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That is, as soon as you arrived at the front line, you immediately understood that there would be a big war. All professional soldiers were preparing for it. Even now, we cooperate with Azov. In Mariupol, they had a maintenance plan for each house, the plan of who should do what. In fact, they were preparing for it, they knew what would happen. And the Ukrainians who lived in Kyiv, Dnipro, Zaporizhzhia, and Odesa, were thinking: «Well, this is a conflict somewhere in the east. Something was squeezed out of us there, some land. Well, Crimea was taken, but nothing terrible is happening, and the Russians are not so bad.» As we presented this problem, the world, apparently, perceived it that way. And we have the result: if you don’t give a damn about evil from the first day, then evil understands that it can go unpunished and does what it wants. I believe «Nashi z Rashi» was such an interesting moment that showed: «This is the enemy, we have to remember it.» And in fact, now the enemy has become an element that united Ukraine. We united not for something, but against someone, which is also good, in principle.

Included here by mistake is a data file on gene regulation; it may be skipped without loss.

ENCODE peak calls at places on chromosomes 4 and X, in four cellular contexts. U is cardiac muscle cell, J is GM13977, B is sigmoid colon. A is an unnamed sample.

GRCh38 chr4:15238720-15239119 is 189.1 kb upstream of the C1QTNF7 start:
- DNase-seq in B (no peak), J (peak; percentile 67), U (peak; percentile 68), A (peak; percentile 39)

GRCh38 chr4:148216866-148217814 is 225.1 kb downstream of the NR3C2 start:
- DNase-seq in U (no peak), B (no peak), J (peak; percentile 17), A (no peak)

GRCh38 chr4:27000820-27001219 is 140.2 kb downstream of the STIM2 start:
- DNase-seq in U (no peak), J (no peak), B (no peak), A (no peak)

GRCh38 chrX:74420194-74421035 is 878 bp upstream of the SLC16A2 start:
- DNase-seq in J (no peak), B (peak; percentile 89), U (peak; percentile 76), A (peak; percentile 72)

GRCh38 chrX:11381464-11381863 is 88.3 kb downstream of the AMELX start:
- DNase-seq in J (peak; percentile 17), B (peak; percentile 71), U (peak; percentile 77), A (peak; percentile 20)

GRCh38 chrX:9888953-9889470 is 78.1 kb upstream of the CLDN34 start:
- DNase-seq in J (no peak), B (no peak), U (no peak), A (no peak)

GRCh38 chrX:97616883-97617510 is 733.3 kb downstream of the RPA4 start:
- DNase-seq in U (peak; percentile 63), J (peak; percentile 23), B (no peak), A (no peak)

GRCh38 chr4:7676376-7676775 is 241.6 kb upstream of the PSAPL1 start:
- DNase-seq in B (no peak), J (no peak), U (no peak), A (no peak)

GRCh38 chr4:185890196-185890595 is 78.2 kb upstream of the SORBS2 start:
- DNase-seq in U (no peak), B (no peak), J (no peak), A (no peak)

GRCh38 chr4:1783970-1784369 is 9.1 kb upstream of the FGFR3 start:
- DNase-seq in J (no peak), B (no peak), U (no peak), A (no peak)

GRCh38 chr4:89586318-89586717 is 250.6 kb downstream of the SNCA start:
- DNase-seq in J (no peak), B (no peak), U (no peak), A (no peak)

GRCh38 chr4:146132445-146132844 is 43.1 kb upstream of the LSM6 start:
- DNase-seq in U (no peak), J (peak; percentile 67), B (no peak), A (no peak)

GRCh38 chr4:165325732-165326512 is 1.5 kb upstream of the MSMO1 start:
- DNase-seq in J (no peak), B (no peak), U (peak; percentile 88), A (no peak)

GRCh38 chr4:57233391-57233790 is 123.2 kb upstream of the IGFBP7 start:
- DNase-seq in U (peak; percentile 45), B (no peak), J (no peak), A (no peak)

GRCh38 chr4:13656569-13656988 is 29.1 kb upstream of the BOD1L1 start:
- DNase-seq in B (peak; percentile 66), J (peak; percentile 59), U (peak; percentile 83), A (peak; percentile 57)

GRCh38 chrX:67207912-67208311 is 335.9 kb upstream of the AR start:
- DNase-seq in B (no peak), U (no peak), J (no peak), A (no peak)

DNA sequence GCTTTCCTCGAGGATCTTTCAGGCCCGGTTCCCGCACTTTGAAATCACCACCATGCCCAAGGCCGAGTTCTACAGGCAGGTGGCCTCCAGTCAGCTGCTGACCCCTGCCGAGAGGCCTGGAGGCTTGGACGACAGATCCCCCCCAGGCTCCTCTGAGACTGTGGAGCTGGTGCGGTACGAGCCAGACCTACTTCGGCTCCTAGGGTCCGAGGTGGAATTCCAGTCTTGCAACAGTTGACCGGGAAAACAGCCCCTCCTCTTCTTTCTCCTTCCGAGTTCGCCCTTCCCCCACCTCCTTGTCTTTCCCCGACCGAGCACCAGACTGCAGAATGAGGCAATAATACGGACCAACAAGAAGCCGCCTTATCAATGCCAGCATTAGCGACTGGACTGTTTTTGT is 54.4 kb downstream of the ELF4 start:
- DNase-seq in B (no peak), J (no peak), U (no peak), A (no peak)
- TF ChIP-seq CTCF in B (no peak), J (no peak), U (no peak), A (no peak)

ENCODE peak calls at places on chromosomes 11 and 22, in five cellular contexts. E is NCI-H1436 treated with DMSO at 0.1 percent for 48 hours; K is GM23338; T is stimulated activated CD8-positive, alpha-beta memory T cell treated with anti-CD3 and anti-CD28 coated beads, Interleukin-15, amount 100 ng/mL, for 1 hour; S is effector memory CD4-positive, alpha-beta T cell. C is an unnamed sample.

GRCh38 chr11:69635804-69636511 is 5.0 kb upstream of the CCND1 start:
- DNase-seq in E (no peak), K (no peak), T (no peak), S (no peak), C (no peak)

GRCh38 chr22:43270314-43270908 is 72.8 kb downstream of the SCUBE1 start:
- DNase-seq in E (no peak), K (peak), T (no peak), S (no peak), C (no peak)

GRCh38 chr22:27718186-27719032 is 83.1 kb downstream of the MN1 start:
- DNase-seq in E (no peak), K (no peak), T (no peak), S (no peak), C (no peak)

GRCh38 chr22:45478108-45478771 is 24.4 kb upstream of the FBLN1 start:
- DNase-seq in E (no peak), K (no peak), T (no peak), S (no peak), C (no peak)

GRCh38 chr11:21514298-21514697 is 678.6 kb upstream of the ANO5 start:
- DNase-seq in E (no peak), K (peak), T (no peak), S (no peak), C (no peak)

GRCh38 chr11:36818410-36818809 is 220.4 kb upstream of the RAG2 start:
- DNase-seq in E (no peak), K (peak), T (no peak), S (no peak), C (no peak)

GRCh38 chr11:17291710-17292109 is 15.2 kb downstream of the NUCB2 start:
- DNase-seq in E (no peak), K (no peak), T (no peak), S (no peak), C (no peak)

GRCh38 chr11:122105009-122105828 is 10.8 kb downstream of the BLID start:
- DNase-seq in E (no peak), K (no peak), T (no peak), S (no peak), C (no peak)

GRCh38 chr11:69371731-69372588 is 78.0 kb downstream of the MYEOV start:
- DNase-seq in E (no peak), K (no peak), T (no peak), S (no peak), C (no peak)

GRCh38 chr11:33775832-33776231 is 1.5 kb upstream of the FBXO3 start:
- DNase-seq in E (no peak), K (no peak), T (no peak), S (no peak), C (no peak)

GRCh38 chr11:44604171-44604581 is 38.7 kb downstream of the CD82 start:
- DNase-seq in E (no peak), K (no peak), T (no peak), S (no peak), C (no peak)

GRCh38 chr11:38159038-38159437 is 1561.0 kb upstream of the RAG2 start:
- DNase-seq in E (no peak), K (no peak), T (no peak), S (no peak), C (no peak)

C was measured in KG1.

Even regarding the niche. As I recall, at the beginning of the 1990s in Ukraine, some kind of [Russian] «Maski-show» was played endlessly, where there was a certain Ukrainian Mykola, a bottle, moonshine…